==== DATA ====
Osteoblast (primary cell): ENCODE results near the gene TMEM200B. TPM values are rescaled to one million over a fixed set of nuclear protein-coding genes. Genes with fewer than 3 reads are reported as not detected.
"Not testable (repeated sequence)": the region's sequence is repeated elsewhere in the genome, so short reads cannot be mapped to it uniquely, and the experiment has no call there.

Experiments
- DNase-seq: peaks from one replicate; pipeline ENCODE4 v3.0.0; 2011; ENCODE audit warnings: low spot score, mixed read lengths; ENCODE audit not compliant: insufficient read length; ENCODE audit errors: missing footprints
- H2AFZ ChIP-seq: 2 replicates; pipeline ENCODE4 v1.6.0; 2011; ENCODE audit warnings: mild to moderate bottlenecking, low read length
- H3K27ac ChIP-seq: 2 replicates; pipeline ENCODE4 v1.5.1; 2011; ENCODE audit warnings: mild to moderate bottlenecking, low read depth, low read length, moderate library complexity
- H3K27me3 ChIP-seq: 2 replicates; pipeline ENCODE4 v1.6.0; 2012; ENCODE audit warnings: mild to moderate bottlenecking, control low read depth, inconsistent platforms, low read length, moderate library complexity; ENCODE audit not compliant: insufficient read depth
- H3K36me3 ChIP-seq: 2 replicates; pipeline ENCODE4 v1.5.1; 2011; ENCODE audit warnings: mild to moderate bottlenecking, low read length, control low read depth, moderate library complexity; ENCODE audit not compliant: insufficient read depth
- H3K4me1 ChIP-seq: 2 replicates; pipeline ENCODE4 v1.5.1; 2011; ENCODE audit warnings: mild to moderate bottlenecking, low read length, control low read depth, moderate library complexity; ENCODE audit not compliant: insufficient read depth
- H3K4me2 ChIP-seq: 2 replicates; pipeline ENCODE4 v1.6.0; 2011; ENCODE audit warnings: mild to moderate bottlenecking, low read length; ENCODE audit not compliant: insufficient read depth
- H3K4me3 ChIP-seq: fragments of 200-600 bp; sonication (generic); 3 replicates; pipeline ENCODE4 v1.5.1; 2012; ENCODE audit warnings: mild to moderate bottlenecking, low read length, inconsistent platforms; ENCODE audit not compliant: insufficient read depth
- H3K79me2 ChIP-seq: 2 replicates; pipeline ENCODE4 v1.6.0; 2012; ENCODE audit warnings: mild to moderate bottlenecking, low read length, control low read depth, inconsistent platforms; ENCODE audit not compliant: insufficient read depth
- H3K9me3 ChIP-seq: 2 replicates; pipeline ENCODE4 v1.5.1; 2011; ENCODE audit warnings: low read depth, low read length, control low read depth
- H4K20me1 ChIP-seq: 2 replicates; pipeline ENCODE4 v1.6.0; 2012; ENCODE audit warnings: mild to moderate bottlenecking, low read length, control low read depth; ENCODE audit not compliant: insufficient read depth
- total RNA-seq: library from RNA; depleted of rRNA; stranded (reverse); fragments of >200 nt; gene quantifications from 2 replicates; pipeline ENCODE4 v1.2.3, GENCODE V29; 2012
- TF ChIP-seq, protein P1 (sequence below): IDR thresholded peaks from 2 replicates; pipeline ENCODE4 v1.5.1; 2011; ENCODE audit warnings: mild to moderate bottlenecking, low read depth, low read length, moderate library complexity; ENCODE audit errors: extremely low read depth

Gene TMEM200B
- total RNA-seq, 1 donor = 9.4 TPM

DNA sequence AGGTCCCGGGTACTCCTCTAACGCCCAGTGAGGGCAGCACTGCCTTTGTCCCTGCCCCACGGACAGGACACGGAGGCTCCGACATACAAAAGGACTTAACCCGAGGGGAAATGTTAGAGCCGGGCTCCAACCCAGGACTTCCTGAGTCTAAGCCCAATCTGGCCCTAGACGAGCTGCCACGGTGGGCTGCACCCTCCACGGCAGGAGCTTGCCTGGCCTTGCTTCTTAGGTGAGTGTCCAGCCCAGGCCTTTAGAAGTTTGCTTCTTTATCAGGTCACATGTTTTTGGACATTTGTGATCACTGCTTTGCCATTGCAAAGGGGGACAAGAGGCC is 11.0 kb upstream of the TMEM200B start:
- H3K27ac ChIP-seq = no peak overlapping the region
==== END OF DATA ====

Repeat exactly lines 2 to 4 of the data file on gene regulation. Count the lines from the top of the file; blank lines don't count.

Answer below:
"Not testable (repeated sequence)": the region's sequence is repeated elsewhere in the genome, so short reads cannot be mapped to it uniquely, and the experiment has no call there.

Experiments
- DNase-seq: peaks from one replicate; pipeline ENCODE4 v3.0.0; 2011; ENCODE audit warnings: low spot score, mixed read lengths; ENCODE audit not compliant: insufficient read length; ENCODE audit errors: missing footprints